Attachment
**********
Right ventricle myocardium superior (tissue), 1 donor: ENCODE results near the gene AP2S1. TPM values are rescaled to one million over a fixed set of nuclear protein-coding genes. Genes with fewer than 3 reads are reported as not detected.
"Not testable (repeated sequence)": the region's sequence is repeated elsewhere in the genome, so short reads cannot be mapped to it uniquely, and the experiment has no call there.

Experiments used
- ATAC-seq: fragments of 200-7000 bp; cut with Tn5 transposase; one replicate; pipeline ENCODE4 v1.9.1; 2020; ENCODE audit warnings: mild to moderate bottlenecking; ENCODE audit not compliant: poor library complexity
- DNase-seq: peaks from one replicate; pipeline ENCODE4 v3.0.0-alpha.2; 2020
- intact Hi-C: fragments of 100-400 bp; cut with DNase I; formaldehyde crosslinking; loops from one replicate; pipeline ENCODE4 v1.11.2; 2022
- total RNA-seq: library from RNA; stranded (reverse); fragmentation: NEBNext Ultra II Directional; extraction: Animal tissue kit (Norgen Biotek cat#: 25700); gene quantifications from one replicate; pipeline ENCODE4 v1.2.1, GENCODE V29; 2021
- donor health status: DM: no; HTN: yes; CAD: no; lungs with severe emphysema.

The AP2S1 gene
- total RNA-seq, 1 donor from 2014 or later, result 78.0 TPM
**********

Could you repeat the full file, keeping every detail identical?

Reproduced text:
Right ventricle myocardium superior (tissue), 1 donor: ENCODE results near the gene AP2S1. TPM values are rescaled to one million over a fixed set of nuclear protein-coding genes. Genes with fewer than 3 reads are reported as not detected.
"Not testable (repeated sequence)": the region's sequence is repeated elsewhere in the genome, so short reads cannot be mapped to it uniquely, and the experiment has no call there.

Experiments used
- ATAC-seq: fragments of 200-7000 bp; cut with Tn5 transposase; one replicate; pipeline ENCODE4 v1.9.1; 2020; ENCODE audit warnings: mild to moderate bottlenecking; ENCODE audit not compliant: poor library complexity
- DNase-seq: peaks from one replicate; pipeline ENCODE4 v3.0.0-alpha.2; 2020
- intact Hi-C: fragments of 100-400 bp; cut with DNase I; formaldehyde crosslinking; loops from one replicate; pipeline ENCODE4 v1.11.2; 2022
- total RNA-seq: library from RNA; stranded (reverse); fragmentation: NEBNext Ultra II Directional; extraction: Animal tissue kit (Norgen Biotek cat#: 25700); gene quantifications from one replicate; pipeline ENCODE4 v1.2.1, GENCODE V29; 2021
- donor health status: DM: no; HTN: yes; CAD: no; lungs with severe emphysema.

The AP2S1 gene
- total RNA-seq, 1 donor from 2014 or later, result 78.0 TPM